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Chavo Guerrero Jr. Opens Up About Wrestling Just Hours After Discovering Eddie Guerrero Passed Away


Chavo Guerrero Jr. Opens Up About Wrestling Just Hours After Discovering Eddie Guerrero Passed Away

Wrestlers getting compared to each other is nothing new, but it seems to happen even more when it comes to Hispanic wrestlers. Everyone is always trying to find the next Rey Mysterio or Eddie Guerrero, and Chavo Guerrero had to deal with that by being compared to members in his own family.

Chavo was asked about the comparisons he got early in his career to his famed uncle, Eddie Guerrero, when Chavo joined The Chris Van Vliet Show.

“Yeah, well, for sure. We were always compared to each other. My father [Chavo Sr.] always got people hating on him, saying, ‘Well, you’ll never be as your father.’ Eddie got it – ‘You’ll never be as good as your brothers.’ I got it – ‘You’ll never be as good as Eddie.’ So, Eddie once told me, ‘Hey man, just be you,'” recalled Chavo. “I heard it. I won’t be as good as him. You won’t be as good as him; you can’t. They’re just one of those persons. He says, ‘Just be you, be the best Chavo Guerrero.’ That really kind of helped me. You know what, screw everybody else! Just go out there and do your thing.”

One of Chavo’s gimmicks in WWE was that of Kerwin White, who was a stereotypical middle-class, white male. It was a heel character that generated heat both from the Hispanic fans he was denouncing and the white fans he was mocking. Chavo talked about the conversations that led up to that character’s formation.

“There was no conversation. I got off the plane in Japan and I came to RAW, and Vince McMahon looks at me and he goes, ‘Well, hello Kerwin’. And I’m like, ‘Okay… What is going on?””Well, today you’re going to denounce your Hispanic heritage and you’re going to become a white guy,'” recalled Chavo. “I have two options. You either say no and possibly go back on the back burner for a while or get fired, or you say, ‘Alright, let’s do it.’ And at the time, the political climate was different, and I literally told Vince – I had a meeting with him – I said, ‘If we’re going to do this, let’s do it right.’ I’m supposed to be a brown guy playing a white guy, saying, ‘This is how you white guys are!’ And they’re saying no, and the Hispanics hated me because I was denouncing my Mexican heritage.

“I had the whites because I was kind of making fun of them, and they’re like, ‘That’s not how we dress.’ And I’m like, ‘Oh yes, you do.’ And then I was saying ‘If it’s not white, it’s not right’, and I have Caucasians going, ‘That’s not who we are!’ So I had everybody hate me, and a true heel wants everybody to hate them. And then I told Vince, ‘Look, at the end of the day, I want to come in a white sheet.’ And he was like, ‘Oh yeah, I love it!’ Now of course, we never ended up doing that. It got too risqué – a little too racist – for a network.”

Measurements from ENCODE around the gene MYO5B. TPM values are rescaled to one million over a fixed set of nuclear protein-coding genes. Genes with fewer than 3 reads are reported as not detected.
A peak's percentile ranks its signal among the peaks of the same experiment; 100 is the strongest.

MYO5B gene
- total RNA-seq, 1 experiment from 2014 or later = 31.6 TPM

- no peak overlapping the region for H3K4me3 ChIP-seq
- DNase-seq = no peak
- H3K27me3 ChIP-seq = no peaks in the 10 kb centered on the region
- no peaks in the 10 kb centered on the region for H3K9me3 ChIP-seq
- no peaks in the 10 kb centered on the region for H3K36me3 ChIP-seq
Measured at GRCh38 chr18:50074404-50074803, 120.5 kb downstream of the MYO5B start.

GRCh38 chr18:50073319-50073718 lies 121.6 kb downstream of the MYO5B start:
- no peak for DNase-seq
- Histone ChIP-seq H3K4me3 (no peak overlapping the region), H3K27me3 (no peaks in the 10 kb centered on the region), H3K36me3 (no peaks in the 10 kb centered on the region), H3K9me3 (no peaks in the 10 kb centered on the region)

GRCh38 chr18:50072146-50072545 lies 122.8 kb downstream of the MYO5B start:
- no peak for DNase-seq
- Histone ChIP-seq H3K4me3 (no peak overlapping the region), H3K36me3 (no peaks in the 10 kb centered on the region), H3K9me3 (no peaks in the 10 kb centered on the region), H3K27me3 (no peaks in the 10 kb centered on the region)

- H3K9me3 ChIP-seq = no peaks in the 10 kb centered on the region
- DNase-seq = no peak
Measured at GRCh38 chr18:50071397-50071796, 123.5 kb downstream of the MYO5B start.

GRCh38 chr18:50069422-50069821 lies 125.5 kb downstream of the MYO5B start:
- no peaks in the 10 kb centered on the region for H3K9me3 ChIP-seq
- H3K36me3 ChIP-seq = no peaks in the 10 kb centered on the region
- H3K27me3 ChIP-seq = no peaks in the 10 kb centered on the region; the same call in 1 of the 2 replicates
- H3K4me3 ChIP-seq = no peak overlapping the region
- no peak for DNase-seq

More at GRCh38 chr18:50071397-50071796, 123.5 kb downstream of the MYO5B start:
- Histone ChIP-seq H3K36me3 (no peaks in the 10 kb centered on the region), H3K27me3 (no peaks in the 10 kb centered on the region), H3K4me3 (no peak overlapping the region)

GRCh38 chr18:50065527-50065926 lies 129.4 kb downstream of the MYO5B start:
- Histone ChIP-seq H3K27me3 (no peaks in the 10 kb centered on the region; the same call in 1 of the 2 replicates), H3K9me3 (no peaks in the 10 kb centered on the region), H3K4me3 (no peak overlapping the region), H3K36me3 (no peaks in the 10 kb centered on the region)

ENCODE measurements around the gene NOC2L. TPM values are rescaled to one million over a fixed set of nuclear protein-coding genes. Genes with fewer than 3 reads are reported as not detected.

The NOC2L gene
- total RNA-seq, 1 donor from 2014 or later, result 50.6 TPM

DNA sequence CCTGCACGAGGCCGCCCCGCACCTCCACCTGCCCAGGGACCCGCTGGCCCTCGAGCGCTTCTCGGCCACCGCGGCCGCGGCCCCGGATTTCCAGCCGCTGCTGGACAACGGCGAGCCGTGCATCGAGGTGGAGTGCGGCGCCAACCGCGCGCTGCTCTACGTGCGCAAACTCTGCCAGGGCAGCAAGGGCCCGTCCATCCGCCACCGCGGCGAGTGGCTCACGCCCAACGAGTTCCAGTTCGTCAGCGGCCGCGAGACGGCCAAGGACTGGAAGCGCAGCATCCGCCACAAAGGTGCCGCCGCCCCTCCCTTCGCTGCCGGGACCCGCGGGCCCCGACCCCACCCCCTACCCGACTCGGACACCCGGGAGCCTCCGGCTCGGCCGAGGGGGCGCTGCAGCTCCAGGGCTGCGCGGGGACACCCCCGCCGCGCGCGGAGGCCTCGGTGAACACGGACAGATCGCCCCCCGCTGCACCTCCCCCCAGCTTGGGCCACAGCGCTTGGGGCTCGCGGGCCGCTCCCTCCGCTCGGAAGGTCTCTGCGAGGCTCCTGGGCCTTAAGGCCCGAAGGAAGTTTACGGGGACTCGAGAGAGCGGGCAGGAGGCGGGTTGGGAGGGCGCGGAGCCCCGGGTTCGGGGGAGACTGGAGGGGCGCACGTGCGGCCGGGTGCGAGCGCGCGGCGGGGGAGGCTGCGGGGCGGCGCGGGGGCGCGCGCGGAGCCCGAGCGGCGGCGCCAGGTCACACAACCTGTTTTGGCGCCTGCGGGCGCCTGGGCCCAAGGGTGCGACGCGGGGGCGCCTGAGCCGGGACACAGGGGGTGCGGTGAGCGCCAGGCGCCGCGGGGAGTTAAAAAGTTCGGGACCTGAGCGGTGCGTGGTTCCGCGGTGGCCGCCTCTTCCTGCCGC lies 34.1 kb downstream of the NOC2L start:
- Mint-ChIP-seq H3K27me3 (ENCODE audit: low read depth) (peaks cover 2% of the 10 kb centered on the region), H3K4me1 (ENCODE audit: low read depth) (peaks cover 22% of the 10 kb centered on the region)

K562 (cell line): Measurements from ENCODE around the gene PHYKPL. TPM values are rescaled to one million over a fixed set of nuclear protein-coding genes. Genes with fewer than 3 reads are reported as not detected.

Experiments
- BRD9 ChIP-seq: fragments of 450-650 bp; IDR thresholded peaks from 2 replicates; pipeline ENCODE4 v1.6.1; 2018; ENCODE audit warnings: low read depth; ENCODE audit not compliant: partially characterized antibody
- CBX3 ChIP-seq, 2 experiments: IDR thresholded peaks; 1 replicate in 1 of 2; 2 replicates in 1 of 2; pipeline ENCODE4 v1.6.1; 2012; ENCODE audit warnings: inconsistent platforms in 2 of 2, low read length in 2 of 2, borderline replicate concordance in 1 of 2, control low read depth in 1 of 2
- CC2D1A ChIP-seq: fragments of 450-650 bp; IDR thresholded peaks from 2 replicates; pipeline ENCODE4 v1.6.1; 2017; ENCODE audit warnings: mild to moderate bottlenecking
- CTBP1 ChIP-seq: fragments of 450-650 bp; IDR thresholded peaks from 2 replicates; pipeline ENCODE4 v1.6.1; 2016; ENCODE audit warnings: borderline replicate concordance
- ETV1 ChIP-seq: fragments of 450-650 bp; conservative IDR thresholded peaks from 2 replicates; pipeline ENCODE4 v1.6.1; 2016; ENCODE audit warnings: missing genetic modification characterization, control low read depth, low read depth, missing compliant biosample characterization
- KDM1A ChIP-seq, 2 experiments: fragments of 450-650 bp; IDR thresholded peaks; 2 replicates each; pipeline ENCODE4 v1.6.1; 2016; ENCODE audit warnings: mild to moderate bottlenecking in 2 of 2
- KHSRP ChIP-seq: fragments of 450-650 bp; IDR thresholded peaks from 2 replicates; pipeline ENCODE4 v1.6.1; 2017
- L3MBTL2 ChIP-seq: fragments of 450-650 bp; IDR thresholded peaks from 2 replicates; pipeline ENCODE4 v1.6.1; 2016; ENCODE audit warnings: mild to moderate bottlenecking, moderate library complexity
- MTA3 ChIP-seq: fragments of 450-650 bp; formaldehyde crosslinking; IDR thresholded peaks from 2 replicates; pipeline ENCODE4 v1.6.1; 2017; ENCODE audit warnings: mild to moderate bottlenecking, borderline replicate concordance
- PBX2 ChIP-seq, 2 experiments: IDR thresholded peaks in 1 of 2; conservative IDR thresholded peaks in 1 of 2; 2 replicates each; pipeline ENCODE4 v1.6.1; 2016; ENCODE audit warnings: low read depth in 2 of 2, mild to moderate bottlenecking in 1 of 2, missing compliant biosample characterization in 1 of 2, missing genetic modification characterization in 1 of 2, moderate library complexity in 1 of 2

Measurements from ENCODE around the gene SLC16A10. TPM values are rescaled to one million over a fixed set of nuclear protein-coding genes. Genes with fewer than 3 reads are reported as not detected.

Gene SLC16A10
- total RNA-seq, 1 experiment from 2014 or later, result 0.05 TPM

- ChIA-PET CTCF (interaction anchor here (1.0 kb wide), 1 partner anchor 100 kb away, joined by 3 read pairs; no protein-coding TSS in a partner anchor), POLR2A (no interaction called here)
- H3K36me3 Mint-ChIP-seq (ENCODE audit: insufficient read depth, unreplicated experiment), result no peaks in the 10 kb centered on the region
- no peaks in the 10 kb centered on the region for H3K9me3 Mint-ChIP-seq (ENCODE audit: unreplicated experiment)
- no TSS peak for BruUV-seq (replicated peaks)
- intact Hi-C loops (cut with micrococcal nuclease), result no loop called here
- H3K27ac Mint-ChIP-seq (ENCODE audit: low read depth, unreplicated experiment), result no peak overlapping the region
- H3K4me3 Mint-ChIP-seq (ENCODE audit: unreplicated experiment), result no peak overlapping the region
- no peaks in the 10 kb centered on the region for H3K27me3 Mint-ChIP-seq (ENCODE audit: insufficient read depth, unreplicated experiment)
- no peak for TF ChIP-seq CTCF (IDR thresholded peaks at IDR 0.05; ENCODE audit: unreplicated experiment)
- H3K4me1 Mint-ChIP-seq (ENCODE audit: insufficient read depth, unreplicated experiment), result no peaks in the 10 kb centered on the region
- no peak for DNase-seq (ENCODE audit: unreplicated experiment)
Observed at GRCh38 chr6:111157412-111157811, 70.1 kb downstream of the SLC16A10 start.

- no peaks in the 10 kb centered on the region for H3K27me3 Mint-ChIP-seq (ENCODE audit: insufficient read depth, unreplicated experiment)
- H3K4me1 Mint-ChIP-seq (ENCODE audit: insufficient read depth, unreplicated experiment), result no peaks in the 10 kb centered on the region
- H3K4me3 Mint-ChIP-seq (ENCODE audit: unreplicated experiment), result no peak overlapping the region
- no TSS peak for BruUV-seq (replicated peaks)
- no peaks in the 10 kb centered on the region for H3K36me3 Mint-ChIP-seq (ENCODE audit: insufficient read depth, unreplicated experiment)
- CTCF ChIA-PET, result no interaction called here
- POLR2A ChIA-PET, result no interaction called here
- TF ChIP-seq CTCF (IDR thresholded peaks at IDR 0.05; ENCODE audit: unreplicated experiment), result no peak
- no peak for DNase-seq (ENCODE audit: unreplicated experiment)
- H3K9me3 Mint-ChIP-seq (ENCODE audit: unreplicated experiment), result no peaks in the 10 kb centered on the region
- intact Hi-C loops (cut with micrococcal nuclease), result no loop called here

The Kerwin White gimmick showed potential as a heel, but it was short-lived due to unforeseen circumstances. Chavo recalled the night the gimmick ended when asked how long he portrayed Kerwin White.

“Not long, man; it was probably about six months. I was Kerwin White until the day Eddie died,” stated Chavo. “When Eddie died, we were in Minneapolis for a supershow – RAW and SmackDown show – because the whole crew was going overseas to Europe that night, or maybe the next morning. And after Eddie passed, Vince, Triple H, and Shawn Michaels all came to me at Eddie’s hotel room and we’re in the hallway, and Vince goes, ‘What do I do? Do I cancel the show?’ I’m like, ‘Absolutely not. Eddie would have never wanted you to cancel the show. The show must go on. We have to do the show.’

“Well, I can’t say I made the final decision. They wanted my opinion on it. Whether he would have taken it or not, it’s up to him. It’s his show. But I told him, ‘No, you don’t do that. Absolutely not. Whether you do a tribute show [or whatever], the show goes on and I want to wrestle.’ And he goes, ‘Alright’, and I came out that night as Chavo Guerrero with blonde hair.”

The show did go on, and Chavo wrestled the night that he found his uncle Eddie had passed away. It was a SmackDown taping that turned into an Eddie Guerrero Tribute Show, and Chavo honored his uncle by delivering the Three Amigos suplexes and Frog Splash on JBL in a victory.

Chavo was asked how difficult it was to wrestle just hours after Eddie’s death.

“I was guided. I felt like Eddie was there for me and I was guided through it. Plus, I had JBL wanting to wrestle me and put me over. So, he’s a guy that loved Eddie. I loved Eddie. We all did. The fans were behind. It was like I couldn’t do anything wrong that night. I looked back at that match – it was super special, and just getting in that ring and just performing,” recalled Eddie.

“Mick Foley – he wasn’t even with the company, but when I saw him somewhere, he goes, ‘Chavo, when you climbed up for that Frog Splash at the end of that match and you hit that Frog Splash 1-2-3,’ he goes, ‘That was such a special moment’, and I was just on autopilot.”

If you use any of the quotes in this article, please credit The Chris Van Vliet Show with a h/t to Wrestling Inc. for the transcription.

Mehdy Labriny contributed to this article.